Carbon Fiber 2007 looks forward with optimism

As high demand confronts a still limited supply, industry insiders and analysts meet to assess carbon fiber’s future and review emerging applications.

In early December, 140 attendees gathered in the Marriott Washington Hotel (Washington, D.C.) for the Carbon Fiber 2007 Conference, hard on the heels of a series of reports from almost every major carbon fiber (CF) producer, announcing substantial increases in CF production over the next several years. Although many of the expansions aren’t scheduled to come online until 2009 or later, the CF supply/demand equation has changed dramatically over the last year.

Given the carbon fiber industry’s dearth of organized and reliable supply and demand data, attention at this conference, like those that preceded it, was most sharply focused on a few industry insiders who, through extensive research and well-educated guesses, could offer at least a sense of how CF production is evolving. Among them, industry consultant Anthony Roberts and his “Carbon Fiber & Precursor Outlook, 2008-2015,” presentation, during the preconference seminar on Dec. 5, was a standout.

Roberts explored a variety carbon fiber production issues, including polyacrylonitrile (PAN) precursor supply, small-tow fibers, large-tow fibers and knockdown rates, before moving quickly to the highly valued data. Roberts based his supply and demand calculations on existing and announced CF production plans, end-market production trends, and some guesswork about how CF might or might not be used in future applications. His raw numbers, if accurate, show that the current CF production expansion will handily meet demand for the next seven years (see Tables 1 and 2). His figures included in-depth exploration of specific end markets and products, covering wind power, automotive, aerospace, pressure vessels, marine and sports equipment and other applications.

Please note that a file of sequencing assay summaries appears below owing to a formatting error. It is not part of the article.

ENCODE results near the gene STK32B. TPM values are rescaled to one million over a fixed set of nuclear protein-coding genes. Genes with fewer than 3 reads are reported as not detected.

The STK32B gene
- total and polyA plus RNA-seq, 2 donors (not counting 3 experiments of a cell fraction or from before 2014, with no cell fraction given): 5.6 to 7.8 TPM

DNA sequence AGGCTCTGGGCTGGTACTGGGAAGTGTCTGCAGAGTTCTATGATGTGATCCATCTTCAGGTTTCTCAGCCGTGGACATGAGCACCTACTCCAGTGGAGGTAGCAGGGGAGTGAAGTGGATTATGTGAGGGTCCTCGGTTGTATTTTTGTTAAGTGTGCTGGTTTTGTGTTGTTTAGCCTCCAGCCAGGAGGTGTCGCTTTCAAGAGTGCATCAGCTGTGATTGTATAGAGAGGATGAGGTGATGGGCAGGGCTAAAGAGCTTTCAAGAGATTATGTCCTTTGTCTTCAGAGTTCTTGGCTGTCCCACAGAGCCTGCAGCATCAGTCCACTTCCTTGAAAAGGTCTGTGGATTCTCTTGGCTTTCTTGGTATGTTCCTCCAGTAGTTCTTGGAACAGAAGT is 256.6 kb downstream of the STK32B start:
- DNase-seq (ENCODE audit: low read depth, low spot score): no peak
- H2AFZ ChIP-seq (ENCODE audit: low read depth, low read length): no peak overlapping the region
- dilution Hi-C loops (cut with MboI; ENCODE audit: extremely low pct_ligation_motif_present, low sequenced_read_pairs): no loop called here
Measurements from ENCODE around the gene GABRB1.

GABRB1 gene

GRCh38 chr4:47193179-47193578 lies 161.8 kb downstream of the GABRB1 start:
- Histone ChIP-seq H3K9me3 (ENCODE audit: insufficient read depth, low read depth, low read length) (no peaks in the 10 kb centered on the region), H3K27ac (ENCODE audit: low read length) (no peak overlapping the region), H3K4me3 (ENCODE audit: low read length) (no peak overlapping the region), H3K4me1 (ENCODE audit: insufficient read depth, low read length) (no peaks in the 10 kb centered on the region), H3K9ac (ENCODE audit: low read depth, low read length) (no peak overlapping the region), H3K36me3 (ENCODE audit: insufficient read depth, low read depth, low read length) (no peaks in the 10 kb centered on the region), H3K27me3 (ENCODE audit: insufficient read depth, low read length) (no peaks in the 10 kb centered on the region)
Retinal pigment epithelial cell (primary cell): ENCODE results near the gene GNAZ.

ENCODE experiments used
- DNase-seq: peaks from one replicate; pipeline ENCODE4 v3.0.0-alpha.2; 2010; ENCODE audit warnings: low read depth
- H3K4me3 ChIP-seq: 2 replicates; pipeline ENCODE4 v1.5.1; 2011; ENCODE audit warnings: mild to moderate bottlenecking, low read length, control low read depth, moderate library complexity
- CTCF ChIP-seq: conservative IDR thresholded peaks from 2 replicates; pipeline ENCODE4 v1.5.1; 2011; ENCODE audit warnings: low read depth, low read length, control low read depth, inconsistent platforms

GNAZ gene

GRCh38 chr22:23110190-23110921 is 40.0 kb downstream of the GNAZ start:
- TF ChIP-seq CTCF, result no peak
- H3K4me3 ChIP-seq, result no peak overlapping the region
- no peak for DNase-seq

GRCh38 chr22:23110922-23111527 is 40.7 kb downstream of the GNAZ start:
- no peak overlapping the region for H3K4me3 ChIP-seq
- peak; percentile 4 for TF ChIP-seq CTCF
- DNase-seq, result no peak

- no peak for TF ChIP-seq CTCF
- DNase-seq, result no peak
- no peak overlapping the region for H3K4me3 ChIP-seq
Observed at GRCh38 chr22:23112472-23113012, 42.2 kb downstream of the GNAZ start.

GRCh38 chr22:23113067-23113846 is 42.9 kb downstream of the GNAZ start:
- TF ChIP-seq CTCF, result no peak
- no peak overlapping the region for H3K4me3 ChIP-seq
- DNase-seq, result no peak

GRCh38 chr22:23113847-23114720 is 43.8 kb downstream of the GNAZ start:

Roberts, however, acknowledged that the biggest and most fluid variable is CF demand, and he solicited input from conference attendees about where his figures might be off target. Most comments — during his presentation and in the corridors during breaks — centered around the fact that CF’s scarcity during the last two years has forced manufacturers to employ other materials. “If I had access to carbon fiber, believe me, I’d use it” was a common sentiment. The message was clear: There is voluminous latent CF demand suppressed by the material’s scarcity.

Indeed, there was near universal agreement throughout the three-day event that CF demand will continue to outpace supply — recent capacity expansions notwithstanding. In fact, several speakers at the conference declared (with some tongue in cheek) that their industry niche or product type alone easily could consume the world’s CF supply for the next decade.

Among the speakers was Chris Red, editor and VP of market research at Composite Market Reports (Phoenix, Ariz.) and a contributing writer for HPC. His presentation, “Alternative Energy: Preparing for Life after ‘Peak Oil,’” assessed the global oil supply and its effect on CF pricing and evaluated the role of alternative energy sources in the CF market. In particular, he focused on composite pressure vessels for hydrogen storage and CF use in wind turbine rotor blades.